When the position of the technology is determined, its evolution has to be traced. The technology trends are defined with the aid of the 8 patterns of evolution purposed by Altshuller.


Fig.10:Pattern 7: Evolution toward micro-level and increased use of fields
source: acc. to Beaman, J.J. (1997) and Herb,R., Herb,Th., Kohnhauser,V. (2000), p.201

The pattern 7 (evolution toward micro-level and increased use of fields) was chosen as the most appropriate (fig. 10). The first stages of the pattern for RP were adapted from literature and the future evolution stages were deduced from the pattern. Suitable technologies at an early research level, like Laser Chemical Vapor Deposition (LCVD) or Holographic Interference Solidification (HIS) complete the pattern. They represent the maturity or aging of RP on the time axis. Another important trend according to pattern 5 (increased complexity then simplification), was recognized. With the emergence of 3-D printing substituting the complex Laser Sintering machines, a trend toward more simple machines can be stated.

4.4. Formulate the problem to be solved
Following the definition of the pattern of evolution the major barrier that RP has to surmount, is generating the prototypes in layers. This task can be understood as developing a one-step synthesising 3-D process. This statement was formulated as a problem to be solved. The cause-effect diagram was used to decompose the main problem in sub-problems, for an easier analysis and future solution (fig. 11).


Fig.11: Cause-effect diagram (fishbone or Ishikawa diagram)
source: acc. to Herb,R. Herb, Th. Kohnhauser V. (2000), p.88

At this point strategic TRIZ was completed. The next steps belong to tactical TRIZ and intend to solve the problem and select a development to be implemented.

5. Conclusions
The conclusions can be divided in two parts, concerning Rapid Prototyping and a reflection on TRIZ as method a for technology foresight.Although there is a final conclusion from the foresight process, each step can provide important ideas and benefits.

According to the Ideal Final Result, new ways of virtual reality including more interaction can be developed to support the product development process. A future without physical prototypes could be predicted. The position on the S-curve shows that RP is still in the growing stage and a high potential for investment can be assumed. Searching the next generation of RP, a non-layer-construction system and the use of serial-product materials was defined by the patterns of evolution. This conclusion can be materialized by considering the development of new methods like Laser Chemical Vapor Deposition (LCVD) or Holographic Interference Solidification (HIS).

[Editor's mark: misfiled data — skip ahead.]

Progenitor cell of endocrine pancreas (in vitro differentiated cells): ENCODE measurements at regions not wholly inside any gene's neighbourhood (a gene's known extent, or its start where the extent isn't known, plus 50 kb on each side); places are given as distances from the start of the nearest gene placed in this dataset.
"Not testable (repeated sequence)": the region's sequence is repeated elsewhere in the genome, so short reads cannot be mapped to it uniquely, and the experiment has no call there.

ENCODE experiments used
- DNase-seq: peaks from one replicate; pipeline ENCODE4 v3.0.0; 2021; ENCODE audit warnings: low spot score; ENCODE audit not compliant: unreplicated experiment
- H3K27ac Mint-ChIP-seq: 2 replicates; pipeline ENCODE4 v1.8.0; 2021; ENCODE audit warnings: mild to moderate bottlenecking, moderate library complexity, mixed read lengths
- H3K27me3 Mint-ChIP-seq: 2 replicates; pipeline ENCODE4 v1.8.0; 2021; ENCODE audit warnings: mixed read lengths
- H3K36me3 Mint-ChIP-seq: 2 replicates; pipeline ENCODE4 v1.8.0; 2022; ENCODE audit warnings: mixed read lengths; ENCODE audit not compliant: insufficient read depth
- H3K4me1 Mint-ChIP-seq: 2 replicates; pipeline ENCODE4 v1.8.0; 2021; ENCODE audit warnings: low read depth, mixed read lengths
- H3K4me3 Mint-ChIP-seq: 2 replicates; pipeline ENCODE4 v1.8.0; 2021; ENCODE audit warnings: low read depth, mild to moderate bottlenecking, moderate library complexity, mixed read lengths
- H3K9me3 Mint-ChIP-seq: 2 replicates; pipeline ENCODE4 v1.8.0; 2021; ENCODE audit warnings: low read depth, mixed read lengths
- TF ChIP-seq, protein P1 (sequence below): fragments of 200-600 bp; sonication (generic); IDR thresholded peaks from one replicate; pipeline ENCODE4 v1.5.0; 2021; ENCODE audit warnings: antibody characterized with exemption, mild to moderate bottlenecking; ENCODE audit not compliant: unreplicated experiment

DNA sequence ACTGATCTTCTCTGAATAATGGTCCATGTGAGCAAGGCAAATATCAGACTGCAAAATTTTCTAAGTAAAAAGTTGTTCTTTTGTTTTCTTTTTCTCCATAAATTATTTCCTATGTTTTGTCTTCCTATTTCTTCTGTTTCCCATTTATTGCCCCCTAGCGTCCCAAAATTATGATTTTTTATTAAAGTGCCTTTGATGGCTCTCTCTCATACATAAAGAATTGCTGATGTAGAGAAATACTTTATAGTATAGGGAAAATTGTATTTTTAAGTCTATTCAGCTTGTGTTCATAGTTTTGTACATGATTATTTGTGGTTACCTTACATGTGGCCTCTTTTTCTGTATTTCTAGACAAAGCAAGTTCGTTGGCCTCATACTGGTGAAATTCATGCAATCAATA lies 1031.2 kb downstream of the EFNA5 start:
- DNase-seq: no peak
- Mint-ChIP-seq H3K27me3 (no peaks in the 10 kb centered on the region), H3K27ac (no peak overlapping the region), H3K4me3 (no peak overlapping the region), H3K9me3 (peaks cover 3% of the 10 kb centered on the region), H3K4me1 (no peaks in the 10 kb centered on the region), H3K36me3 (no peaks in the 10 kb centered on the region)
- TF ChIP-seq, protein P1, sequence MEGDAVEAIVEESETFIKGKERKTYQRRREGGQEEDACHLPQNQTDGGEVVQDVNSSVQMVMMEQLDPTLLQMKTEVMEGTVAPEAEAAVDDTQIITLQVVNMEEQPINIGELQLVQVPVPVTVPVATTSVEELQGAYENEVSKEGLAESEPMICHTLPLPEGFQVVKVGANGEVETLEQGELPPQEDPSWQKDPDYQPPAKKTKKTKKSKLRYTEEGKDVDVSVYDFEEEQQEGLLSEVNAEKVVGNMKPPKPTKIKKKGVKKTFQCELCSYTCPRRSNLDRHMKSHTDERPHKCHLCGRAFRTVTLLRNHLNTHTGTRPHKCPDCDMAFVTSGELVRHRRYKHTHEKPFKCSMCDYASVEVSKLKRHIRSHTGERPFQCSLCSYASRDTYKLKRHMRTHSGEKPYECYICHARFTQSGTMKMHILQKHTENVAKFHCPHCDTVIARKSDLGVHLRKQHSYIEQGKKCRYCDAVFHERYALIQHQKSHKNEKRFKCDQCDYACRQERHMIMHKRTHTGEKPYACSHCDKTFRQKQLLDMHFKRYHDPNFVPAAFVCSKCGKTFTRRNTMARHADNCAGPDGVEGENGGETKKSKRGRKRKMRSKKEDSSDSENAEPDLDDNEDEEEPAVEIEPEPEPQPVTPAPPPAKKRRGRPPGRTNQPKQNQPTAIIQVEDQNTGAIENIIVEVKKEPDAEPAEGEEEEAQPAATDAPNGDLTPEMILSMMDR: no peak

TRIZ has an effective capacity as a problem solving tool, by defining global questions as a precise problem. Patent research is a key factor where professional assessment is needed. Finding out the profitability is not easy and needs the consideration of other indicators, for instance the turnover. Defining the level of invention is very subjective and the correlation to specific years is demanding. Another point is the difficult connection between the multiple TRIZ tools. Knowledge of this procedure is also decisive, so a TRIZ-experienced moderator is recommended. But still the most important feature of TRIZ is that it opens the way of thinking and provide an alternative vision-thinking.
This case study was presented at the 3rd international TRIZ – congress in Zürich. Some comments about the case were added in order to improve future application of TRIZ for technology foresight.

1. It is important in this type of technology foresight studies to consider point of view of the costumer 3.
2. The S-curve based on the number of patents was made with all the yearly submitted patents. This approach was critisized during other presentation at the congress. It was proposed not to use the numbers of patents related to the technology, but only to take into account just the patents that consider the specific parameter that was chosen to follow the evolution of the technology.4
3. In figure 9, the S-curve was determined by matching the curve of each parameter to the S-curve. The conclusion was, that the technology should be in the growth stage and that R&D effort directed to maximize performance and efficiency. But the curves can not been put together, because maybe each one have a different development speed.

About the Authors
Carlos Andres Palacios, 1973 (Colombia), Industrial Designer
Jörg Stelzner, 1965, (Germany) Dipl. Ing. Mechanical Engineer
Tobias Swaton, 1966, (Germany), Dipl. Ing. Architect